Wear the correct shirt.
Cufflinks are most commonly worn with French cuff (also known as double cuff) dress shirts. This sort of shirt has extra long cuffs that fold back on the cuff material, creating layers. French cuffs don’t have buttons on the sides to connect the cuff. Instead, there are small holes on each side of the cuff, where cufflinks are added. Wearing cufflinks with this shirt means that the cufflink will be securing four layers of shirt fabric. This is a dressier look, and the most classic style of shirt to wear with cufflinks.
- Cufflinks can also be worn with single cuff shirts, the variety typically found at department stores. Wearing cufflinks with this style of shirt is a more casual look.
- If you are wearing a single cuff shirt, there is no need to fold back your cuffs.
- A single cuff shirt will not use the “kiss cuffing.” Instead, the two cuff edges overlap one another, making a barrel shape.
- Again, you can wear cufflinks with single cuff shirts, but it is considered to be a far more casual look. Traditionally, cufflinks are paired with French cuff shirts for formal occasions.
- For a single cuff shirt, align the cufflink holes by making the overlapping of the cuffs looser or tighter, until the holes match up.
Here’s a familiar scenario: You finally bite the bullet and treat yourself to new handmade leather wallet you’ve been keeping tabs on. For a solid week or two, you keep your new leather wallet pristine and only to slowly start to pack it with extraneous minutiae: Extra cards, loose change, paper scraps, ticket stubs, receipts, and other junk.
Not only can this completely stretch out the supple leather and suede, but it also can—as crazy as it sounds—create high levels unnecessary stress for you on a daily basis.
Overstuffed bags and wallets hinder you from finding what you need quickly, such as Metro cards (which can cause missed-trains), key cards to get into your office (resulting in being late), or that $5 bill to buy that coffee (which holds up lines, inherently creating stress.)
The good news: Organizing your wallet is way easier than you think. Read on for a guide to cutting unnecessary clutter right now.
Always utilize the bill holder.
Folding cash sticking it in card slots, or any other pocket creates a mess—there’s a reason why the bill pocket exists. Always make sure your bills are neatly inserted for easy access and exchange.
Do a card check.
Take out every card you’re carrying and lay them out on a table, and start to decide if you really need to be carrying every single card every single day. A good breakdown of what’s needed:
Imperative to have daily: Your driver’s license or some form of valid identification (use the plastic ID section if your wallet has one), your health insurance card, your debit/ATM card, the one credit card you use the most, and any card needed to get into your place of work. Organize the cards in pockets according to those you grab most often.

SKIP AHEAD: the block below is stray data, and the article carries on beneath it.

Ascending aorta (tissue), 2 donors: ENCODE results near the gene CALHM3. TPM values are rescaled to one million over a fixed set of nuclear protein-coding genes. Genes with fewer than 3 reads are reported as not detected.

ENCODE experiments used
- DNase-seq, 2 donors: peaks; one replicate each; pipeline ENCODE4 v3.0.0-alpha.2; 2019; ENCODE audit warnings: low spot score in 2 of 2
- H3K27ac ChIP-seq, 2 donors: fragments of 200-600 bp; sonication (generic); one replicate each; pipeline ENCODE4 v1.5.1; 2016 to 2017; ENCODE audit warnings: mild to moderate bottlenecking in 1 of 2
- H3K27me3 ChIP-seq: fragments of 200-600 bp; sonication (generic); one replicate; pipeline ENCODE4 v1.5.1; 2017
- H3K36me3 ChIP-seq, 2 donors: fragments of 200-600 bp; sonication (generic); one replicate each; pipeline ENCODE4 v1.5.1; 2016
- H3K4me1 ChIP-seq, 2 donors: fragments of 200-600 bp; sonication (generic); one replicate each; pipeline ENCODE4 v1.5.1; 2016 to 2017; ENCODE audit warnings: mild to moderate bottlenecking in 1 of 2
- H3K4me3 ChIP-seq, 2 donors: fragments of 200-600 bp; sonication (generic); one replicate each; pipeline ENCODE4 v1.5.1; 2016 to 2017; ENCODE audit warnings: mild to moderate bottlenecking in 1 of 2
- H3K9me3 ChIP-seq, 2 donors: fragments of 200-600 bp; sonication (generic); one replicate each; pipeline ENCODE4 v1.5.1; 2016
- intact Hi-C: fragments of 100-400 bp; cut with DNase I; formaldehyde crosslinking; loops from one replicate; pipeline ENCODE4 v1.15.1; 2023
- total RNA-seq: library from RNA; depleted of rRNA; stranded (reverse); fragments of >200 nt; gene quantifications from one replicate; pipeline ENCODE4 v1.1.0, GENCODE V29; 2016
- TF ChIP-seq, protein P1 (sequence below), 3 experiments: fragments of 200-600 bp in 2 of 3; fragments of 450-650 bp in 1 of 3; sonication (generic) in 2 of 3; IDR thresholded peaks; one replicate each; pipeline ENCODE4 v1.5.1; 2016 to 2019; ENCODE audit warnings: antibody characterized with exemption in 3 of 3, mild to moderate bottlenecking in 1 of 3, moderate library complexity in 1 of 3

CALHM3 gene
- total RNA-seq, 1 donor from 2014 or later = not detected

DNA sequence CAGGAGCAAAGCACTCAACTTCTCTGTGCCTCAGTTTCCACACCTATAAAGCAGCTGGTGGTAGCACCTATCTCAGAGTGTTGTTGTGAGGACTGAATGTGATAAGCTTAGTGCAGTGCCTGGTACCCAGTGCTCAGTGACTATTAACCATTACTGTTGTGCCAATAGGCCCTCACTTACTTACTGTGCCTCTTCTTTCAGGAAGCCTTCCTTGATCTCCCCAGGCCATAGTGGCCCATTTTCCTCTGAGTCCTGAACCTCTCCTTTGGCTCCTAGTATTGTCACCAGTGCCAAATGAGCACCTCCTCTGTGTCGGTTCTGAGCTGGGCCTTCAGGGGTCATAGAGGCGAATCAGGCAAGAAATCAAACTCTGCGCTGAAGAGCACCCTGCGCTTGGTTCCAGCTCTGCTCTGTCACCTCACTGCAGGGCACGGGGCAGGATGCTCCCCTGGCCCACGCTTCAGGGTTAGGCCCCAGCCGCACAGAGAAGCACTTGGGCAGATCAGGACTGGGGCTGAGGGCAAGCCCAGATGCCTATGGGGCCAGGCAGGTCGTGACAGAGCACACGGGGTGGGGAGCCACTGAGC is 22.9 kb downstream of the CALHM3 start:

Not needed daily: Secondary or “emergency” credit cards, rewards/discount cards/gift cards (only carry these when you know you’re heading to the retailer), membership cards, library cards, business card you’ve been given, dental and vision insurance cards. Keep these things all together in a pouch at home, so you always know where they are.
Go through paper scraps
The biggest offender when it comes to messy, unorganized wallets are paper scraps, namely receipts. Of course, it’s inevitable that we’re going to stick receipts on our wallets, but it’s key that you go through and get rid of ones you don’t need weekly.
A good rule of thumb: Throw away receipts for inexpensive items that are already gone at the time of your wallet purge, such as lunch from yesterday, coffee, a pack of gum, or other everyday things. To avoid clutter from these types of scraps completely, it’s perfectly acceptable to tell the cashier that you don’t need a receipt for these items to begin with.
If you’re fastidious about budgeting, hang onto receipts for larger items such as big restaurant meals or bar tabs, fashion purchases, warranties, and household-related things, but keep them in a separate envelope that can easily be referenced. If you need to return an item, only then should you place the receipt into your leather wallet.
As for other paper scraps—jotted-down addresses, coupons, reminders, phone numbers, etc—throw away anything you won’t need again, as they’ll take up just as much pointless space in a drawer at home as they will in your wallet.